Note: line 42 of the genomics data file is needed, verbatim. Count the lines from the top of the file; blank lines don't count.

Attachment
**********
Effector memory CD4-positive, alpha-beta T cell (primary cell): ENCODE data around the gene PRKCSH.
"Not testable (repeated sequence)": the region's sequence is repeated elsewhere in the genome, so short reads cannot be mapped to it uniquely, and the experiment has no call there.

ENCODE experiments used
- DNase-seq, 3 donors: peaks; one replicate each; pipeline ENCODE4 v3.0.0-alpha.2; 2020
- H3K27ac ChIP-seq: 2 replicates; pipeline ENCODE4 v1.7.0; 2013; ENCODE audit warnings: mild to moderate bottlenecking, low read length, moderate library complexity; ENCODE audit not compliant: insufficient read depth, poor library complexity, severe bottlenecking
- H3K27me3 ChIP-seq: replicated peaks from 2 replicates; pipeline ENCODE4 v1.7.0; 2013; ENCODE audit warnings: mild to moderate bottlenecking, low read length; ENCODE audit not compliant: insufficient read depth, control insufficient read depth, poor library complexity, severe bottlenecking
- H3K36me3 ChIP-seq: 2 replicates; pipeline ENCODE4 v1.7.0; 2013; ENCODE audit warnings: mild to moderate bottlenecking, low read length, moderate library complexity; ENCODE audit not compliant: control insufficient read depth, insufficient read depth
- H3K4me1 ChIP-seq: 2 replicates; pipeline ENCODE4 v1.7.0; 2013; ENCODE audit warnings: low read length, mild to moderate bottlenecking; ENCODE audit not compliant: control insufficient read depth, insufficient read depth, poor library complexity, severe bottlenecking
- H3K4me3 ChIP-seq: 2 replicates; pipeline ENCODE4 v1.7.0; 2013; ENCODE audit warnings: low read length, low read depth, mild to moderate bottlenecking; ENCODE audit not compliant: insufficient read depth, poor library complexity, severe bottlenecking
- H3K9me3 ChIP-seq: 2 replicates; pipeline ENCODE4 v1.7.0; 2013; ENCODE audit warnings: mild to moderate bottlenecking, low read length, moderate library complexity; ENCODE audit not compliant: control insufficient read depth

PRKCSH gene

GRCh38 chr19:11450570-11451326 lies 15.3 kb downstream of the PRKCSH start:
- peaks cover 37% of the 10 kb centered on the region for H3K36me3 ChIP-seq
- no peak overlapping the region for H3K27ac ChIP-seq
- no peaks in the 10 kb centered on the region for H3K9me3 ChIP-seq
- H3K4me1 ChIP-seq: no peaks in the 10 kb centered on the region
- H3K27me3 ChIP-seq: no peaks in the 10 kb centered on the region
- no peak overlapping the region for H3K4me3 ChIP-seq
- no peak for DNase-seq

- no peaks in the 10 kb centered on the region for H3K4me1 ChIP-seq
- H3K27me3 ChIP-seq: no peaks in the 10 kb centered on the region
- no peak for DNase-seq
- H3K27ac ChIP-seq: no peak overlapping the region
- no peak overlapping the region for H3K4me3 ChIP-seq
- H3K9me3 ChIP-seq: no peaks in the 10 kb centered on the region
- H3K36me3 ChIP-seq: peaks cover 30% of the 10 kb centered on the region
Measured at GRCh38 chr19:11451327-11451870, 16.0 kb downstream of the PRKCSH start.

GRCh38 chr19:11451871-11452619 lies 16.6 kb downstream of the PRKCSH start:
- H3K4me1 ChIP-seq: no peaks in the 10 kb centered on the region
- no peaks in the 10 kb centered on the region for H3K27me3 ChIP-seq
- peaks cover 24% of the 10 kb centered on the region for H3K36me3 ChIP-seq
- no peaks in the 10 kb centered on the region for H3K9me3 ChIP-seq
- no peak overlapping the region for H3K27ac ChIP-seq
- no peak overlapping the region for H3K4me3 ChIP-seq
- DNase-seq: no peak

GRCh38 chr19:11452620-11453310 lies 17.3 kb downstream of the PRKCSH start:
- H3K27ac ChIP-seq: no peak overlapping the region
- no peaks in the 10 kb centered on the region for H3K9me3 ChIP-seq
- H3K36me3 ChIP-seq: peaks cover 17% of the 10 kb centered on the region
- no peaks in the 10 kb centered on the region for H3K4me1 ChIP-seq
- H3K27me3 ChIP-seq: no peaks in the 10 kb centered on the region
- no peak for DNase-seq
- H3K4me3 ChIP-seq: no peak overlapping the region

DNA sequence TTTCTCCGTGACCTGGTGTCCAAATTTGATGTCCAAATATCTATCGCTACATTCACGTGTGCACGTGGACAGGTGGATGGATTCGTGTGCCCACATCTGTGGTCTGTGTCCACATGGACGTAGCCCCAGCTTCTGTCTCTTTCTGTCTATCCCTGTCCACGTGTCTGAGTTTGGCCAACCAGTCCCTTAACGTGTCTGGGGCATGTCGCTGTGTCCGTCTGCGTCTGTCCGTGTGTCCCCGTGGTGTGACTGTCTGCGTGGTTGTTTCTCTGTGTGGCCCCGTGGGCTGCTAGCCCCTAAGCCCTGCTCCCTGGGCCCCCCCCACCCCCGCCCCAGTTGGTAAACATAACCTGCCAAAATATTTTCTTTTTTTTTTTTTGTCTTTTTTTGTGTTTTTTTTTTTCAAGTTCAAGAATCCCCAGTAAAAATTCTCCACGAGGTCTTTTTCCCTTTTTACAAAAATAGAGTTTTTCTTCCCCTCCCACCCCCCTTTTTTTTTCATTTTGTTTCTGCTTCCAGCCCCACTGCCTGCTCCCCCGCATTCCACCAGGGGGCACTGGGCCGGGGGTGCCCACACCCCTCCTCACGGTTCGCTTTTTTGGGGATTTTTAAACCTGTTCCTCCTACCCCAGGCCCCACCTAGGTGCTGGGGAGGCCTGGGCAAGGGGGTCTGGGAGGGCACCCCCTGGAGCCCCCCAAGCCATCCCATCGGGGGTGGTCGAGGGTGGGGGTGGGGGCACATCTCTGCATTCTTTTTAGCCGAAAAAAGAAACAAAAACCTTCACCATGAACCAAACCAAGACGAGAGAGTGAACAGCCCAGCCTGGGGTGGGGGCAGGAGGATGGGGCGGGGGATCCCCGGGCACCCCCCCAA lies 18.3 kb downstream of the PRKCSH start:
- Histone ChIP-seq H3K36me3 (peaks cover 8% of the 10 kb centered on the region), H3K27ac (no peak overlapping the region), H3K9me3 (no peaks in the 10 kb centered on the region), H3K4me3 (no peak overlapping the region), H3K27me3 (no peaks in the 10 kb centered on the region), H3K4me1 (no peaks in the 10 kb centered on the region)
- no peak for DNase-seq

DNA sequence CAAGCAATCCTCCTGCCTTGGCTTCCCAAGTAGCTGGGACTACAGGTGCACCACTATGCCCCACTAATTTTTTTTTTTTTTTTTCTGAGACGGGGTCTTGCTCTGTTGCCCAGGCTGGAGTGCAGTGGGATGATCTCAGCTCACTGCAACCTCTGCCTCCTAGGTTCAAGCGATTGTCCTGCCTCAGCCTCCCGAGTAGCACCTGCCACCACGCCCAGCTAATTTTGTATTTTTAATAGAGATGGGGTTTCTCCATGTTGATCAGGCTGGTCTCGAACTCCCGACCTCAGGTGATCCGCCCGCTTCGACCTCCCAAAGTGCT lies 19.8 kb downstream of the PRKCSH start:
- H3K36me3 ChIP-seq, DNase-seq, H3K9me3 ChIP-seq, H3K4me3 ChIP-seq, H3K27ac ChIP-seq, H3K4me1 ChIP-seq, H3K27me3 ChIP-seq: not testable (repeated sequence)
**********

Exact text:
- no peak for DNase-seq